Ugly Pie. By Lisa Wheeler. Illustrated by Heather Solomon. Harcourt. $16.
Barry, the Fish with Fingers. By Sue Hendra. Knopf. $15.99.
Happiness. By Edward Monkton. Andrews McMeel. $9.99.
There is nothing profound in any of these books – their only purpose is joyfulness, which they communicate with enthusiasm in very different ways. Ugly Pie is a story of the B’rer Rabbit type, featurin’ a big ol’ bear named Ol’ Bear who has a hankerin’ for a tasty but really ugly pie. And that’s the only sort of pie he wants – not pleasin’ pumpkin, not righteous rhubarb, not heavenly honey pie, but ugly pie. So Ol’ Bear wanders here ’n’ there, meetin’ up with Ma Hickory and Sweet Cicely and the other bears in the neighborhood, lookin’ at and sniffin’ the delicious and beautiful pies they have made – but still feelin’ dissatisfied because he only wants ugly pie. And at each stop, Ol’ Bear picks up something’ ugly, like wrinkled red raisins and sour green apples and bumpy brown walnuts. So he decides that if he can’t find ugly pie, he’ll make ugly pie – which is just what he does. And everybody enjoys it. Readers can, too – the recipe is included. And Lisa Wheeler’s whole rollicking tale is just so silly (and so appropriately illustrated in homespun style by Heather Solomon) that when Ol’ Bear’s “heart sang” and “doorbell rang” at the end of the story, you just know all those bakers of good-lookin’ pies are going to be there waitin’ for a taste of ugly pie, and you just know it’s going to be dee-licious. And it is – “the most delicious, most beautiful Ugly Pie you ever saw.”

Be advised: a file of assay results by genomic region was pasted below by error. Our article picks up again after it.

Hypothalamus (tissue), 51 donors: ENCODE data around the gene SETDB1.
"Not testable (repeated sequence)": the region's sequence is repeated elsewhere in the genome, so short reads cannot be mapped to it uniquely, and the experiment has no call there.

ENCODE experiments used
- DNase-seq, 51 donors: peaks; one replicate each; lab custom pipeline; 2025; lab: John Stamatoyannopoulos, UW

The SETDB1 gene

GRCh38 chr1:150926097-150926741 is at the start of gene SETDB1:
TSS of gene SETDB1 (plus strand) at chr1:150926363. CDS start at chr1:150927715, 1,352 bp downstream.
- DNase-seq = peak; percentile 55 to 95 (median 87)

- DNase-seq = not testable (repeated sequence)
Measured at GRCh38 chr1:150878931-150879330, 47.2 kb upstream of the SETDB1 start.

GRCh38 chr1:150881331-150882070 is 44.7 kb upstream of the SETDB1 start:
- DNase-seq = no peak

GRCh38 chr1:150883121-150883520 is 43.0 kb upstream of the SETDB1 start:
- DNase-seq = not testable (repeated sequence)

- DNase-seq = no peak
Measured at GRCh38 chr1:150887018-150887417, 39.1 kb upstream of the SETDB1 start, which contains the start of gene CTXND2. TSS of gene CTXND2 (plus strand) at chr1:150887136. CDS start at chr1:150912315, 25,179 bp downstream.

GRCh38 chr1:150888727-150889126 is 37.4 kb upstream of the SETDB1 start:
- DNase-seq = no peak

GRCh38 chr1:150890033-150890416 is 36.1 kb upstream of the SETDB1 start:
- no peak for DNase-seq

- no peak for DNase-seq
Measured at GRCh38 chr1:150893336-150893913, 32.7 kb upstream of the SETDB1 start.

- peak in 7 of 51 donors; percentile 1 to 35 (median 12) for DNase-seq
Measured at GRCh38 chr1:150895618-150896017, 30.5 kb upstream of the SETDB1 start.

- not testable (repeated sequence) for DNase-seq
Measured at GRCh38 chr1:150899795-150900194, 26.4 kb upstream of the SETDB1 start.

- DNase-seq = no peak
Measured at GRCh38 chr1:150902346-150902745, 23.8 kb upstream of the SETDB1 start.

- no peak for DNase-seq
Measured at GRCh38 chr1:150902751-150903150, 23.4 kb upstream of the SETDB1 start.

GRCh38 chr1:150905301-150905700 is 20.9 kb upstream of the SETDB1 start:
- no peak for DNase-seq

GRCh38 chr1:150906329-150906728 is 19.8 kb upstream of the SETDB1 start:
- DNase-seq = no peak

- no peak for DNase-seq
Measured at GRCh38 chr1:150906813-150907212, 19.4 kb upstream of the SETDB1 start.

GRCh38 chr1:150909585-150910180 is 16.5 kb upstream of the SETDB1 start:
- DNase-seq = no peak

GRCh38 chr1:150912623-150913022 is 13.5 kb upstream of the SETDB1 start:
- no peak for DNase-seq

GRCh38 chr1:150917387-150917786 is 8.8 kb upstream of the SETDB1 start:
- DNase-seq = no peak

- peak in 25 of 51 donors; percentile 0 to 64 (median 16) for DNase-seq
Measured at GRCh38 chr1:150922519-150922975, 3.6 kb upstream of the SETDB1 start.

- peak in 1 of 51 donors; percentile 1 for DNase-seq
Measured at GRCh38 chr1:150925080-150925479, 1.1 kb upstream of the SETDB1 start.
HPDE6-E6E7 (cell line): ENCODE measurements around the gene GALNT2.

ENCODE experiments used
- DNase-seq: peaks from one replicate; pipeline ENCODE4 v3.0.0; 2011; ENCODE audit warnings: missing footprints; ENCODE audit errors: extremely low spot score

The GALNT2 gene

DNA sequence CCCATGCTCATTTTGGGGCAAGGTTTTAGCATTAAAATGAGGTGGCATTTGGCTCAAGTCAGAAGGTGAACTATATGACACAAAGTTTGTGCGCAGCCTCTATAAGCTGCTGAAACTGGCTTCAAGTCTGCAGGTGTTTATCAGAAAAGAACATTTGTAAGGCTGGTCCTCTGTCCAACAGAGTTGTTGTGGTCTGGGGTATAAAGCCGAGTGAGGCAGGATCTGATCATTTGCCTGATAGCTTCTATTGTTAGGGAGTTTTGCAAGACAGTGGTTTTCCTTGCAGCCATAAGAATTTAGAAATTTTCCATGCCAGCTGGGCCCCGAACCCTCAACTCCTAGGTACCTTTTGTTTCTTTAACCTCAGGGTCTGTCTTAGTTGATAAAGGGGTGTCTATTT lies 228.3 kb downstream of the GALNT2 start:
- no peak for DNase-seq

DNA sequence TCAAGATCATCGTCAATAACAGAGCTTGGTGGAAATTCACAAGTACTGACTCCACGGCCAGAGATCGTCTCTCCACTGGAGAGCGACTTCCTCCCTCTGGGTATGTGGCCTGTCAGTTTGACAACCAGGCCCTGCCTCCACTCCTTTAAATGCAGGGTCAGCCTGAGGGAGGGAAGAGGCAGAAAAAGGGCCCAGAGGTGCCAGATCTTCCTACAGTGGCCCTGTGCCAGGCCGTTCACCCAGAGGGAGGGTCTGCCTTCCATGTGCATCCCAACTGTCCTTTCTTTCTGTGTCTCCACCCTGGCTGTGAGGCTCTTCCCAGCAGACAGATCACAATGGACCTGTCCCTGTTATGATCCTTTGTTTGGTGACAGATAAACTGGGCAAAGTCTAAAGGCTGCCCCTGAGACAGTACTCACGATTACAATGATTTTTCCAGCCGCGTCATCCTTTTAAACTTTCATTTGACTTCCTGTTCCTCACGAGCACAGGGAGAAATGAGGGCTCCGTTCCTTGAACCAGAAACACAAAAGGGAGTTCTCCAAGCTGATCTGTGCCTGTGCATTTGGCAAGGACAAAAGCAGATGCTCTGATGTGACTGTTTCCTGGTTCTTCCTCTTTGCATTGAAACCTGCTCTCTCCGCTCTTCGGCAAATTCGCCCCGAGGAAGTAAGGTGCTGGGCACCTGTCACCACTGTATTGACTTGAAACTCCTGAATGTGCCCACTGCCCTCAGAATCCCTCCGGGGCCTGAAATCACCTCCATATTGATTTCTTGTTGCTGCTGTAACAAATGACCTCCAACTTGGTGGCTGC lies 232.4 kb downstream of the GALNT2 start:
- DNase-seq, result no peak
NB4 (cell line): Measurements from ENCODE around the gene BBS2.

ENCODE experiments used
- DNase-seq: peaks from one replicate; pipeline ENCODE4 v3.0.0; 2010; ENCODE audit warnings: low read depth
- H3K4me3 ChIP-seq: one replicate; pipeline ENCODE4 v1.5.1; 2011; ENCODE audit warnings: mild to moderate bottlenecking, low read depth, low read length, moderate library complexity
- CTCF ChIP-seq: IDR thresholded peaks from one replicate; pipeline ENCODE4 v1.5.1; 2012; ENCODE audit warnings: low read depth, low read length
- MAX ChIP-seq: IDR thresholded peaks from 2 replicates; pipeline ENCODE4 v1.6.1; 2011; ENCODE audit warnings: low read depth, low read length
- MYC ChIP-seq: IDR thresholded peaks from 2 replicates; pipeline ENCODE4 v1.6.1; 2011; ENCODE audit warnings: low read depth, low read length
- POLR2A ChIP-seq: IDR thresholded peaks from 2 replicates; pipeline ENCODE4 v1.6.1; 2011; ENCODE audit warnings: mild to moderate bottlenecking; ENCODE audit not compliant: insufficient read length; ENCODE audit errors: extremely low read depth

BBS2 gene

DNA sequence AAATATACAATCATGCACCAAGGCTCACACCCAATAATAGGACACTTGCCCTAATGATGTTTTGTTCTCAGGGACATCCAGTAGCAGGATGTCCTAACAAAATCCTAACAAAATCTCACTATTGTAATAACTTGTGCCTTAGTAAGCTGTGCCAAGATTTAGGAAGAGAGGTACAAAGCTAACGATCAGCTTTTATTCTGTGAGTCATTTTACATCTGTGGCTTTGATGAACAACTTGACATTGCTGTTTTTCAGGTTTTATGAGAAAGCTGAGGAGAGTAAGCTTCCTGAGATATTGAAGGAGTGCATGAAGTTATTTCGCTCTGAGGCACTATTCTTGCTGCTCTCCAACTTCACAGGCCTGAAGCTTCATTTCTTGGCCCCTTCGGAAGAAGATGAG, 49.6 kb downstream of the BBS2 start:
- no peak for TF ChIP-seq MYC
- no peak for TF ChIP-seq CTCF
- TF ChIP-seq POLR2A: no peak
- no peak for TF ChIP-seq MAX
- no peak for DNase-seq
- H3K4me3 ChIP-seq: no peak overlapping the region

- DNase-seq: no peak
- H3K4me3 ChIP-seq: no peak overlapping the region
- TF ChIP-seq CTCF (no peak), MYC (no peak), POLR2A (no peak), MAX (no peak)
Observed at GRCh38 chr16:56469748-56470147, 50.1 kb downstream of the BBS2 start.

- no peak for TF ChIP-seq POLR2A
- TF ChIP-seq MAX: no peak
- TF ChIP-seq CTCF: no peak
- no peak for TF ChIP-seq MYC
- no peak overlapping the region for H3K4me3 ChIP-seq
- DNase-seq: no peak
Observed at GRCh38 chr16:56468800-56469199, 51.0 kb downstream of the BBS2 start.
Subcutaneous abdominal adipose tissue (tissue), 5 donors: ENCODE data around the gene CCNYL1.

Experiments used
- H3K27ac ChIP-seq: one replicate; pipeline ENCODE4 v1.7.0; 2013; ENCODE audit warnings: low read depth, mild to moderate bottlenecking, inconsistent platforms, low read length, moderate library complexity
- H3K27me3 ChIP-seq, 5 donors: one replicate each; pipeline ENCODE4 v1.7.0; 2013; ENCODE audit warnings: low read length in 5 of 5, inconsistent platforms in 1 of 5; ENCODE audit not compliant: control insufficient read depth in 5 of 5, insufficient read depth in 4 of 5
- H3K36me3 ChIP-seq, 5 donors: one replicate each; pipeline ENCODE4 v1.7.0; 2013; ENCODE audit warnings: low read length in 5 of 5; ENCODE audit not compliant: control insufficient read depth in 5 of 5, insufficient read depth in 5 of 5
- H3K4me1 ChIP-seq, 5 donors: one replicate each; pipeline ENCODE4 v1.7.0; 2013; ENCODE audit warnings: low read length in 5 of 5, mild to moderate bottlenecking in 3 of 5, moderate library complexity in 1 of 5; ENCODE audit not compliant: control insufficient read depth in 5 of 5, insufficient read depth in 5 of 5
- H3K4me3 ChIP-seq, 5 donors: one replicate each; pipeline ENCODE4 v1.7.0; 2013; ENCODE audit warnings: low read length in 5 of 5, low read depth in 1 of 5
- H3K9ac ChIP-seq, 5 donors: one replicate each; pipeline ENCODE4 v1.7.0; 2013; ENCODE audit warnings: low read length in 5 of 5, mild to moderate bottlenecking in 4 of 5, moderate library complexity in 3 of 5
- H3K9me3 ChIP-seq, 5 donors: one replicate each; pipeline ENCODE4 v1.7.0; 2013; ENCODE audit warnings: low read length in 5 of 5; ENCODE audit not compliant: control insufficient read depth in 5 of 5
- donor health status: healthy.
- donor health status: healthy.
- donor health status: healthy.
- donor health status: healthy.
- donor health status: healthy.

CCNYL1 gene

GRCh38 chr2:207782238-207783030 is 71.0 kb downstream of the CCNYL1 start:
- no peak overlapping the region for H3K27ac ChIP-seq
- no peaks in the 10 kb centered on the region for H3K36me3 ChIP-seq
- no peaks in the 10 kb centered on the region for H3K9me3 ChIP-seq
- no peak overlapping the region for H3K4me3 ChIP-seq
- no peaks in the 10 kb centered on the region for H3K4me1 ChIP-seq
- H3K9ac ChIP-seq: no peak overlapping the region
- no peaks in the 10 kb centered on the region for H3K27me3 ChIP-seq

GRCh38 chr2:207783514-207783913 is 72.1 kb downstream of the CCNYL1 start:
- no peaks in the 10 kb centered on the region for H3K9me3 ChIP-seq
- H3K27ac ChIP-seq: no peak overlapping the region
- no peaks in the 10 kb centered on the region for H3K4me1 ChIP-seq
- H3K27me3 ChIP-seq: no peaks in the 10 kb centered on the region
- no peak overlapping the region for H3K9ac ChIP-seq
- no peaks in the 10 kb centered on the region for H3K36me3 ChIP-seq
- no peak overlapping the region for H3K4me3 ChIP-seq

For another heaping helping of absurdity, try Barry, the Fish with Fingers, an under-the-sea romp about a little blue fish with huge googly eyes and 10 – yep, 10 – fingers that can do wonderful things. All the fish in the deep, it seems, are bored, so Barry says, “Well, prepared [sic] to be un-bored” and pulls out...“finger puppets!” And that’s not all: Barry shows how he can use fingers to count to 10, finger-paint, play the piano and tickle everybody! And then Barry’s fingers do something even more amazing: one of them points when a huge box falls into the water, and that warning means that not a single fish gets squashed by the box. And what’s more, the box contains the explanation of how Barry got his fingers, and a way for all the fish to get some fingers of their own! This is one of those books whose inside front and back covers are part of the story and part of the fun: the front covers show all the amusing-looking and brightly colored fish, and the back ones show the same fish with big grins, all sporting their new fingers. It’s a delightful little piece of utter frivolity.
Happiness by Edward Monkton (pen name of poet Giles Andreae) is intended only as semi-frivolity, being a small hardcover “gift book” filled with homilies and cute observations about life and the importance of happiness and, indeed, the inevitability of happiness if you only allow it to come through to you. Simple and sometimes really funny drawings of characters such as the Sheep of Destiny and the Happy Potato are interspersed with little bits of text, such as: “The HOPPY HOPPY SPARROW plants beautiful thoughts that grow like FLOWERS in the BLACKNESS of SPACE. Note: Oh that the World were full of Hoppy Hoppy Sparrows.” Also to be found here are the Cloud of Joy, which provides a gentle “RAIN of HAPPINESS,” and “ZEN DOG” enjoying being adrift in the ocean, and even “the PIG of HAPPINESS” (who has appeared in a previous Monkton book) with his “JOYFUL SMILE.” Readers will themselves smile joyfully at just how silly Monkton’s whole premise is here, and just how amusingly he puts the whole book together. And that, of course, is the point: smiling joyfully, for whatever reason, is what being happy is all about. Not that Monkton is completely naïve about this: after asserting that “there are only 2 things worth living for – LOVE and HAPPINESS,” he includes a footnote: “Oh OK, and maybe CHOCOLATE.” Now if that combination of ideas doesn’t make you smile, what will?